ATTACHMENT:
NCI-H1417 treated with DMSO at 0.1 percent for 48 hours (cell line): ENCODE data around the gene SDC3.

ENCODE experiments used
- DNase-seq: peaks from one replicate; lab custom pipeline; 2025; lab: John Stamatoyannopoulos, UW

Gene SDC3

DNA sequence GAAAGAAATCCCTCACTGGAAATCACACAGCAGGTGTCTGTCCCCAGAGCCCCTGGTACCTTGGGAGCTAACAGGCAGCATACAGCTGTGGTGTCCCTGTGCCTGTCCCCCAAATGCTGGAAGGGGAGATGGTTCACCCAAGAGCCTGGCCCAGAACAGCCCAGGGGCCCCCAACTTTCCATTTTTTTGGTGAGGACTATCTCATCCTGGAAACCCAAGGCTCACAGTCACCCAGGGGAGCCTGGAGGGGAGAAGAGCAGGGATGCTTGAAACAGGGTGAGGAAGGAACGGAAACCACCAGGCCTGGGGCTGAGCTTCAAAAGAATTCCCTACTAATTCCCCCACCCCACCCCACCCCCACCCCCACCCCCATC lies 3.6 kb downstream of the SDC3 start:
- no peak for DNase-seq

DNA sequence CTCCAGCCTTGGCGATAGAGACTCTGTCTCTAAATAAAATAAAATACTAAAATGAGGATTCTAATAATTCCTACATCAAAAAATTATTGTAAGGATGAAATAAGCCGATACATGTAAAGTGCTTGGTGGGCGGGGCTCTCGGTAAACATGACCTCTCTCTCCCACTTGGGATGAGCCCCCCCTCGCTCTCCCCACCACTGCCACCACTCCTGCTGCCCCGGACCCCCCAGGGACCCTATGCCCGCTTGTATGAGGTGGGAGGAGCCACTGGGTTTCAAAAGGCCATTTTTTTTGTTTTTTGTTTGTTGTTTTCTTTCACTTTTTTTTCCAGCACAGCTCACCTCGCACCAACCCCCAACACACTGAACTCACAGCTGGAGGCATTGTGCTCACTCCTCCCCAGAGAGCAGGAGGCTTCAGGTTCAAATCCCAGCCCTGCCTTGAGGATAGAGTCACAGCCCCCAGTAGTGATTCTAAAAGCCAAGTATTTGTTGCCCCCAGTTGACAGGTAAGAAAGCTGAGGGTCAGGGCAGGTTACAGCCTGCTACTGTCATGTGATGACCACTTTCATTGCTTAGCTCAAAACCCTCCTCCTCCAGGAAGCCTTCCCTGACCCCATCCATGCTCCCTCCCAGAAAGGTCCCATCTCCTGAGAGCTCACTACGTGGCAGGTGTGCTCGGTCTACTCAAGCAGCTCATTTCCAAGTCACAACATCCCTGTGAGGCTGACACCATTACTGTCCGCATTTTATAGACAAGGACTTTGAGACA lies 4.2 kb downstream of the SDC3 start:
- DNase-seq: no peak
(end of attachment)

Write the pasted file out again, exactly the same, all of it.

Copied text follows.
NCI-H1417 treated with DMSO at 0.1 percent for 48 hours (cell line): ENCODE data around the gene SDC3.

ENCODE experiments used
- DNase-seq: peaks from one replicate; lab custom pipeline; 2025; lab: John Stamatoyannopoulos, UW

Gene SDC3

DNA sequence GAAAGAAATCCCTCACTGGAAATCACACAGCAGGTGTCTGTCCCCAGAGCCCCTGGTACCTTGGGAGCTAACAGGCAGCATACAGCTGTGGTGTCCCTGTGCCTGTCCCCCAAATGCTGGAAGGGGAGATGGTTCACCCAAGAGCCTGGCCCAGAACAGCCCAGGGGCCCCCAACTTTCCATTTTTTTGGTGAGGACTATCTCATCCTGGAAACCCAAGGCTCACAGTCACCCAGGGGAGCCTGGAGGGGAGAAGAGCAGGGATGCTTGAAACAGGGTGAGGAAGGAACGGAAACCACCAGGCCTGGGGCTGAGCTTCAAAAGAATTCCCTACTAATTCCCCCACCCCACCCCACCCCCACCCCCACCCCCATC lies 3.6 kb downstream of the SDC3 start:
- no peak for DNase-seq

DNA sequence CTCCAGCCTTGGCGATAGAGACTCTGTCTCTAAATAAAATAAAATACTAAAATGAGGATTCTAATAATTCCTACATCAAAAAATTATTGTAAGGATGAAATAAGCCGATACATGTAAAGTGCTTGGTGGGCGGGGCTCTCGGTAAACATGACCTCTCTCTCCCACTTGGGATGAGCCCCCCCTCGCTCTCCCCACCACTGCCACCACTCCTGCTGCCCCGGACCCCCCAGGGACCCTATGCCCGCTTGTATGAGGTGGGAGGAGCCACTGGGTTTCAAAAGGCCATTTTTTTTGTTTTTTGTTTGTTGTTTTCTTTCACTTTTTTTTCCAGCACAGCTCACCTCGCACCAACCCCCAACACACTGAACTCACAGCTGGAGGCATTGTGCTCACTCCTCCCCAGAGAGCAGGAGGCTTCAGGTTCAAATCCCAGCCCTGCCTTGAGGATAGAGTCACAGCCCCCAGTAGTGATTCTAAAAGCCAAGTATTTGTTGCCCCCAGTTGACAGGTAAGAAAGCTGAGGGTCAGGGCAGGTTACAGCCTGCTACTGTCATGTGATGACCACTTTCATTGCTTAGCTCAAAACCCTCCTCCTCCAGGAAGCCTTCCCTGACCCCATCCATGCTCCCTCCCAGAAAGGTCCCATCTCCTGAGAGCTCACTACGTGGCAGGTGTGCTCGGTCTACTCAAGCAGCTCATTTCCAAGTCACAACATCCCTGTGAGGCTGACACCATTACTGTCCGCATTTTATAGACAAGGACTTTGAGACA lies 4.2 kb downstream of the SDC3 start:
- DNase-seq: no peak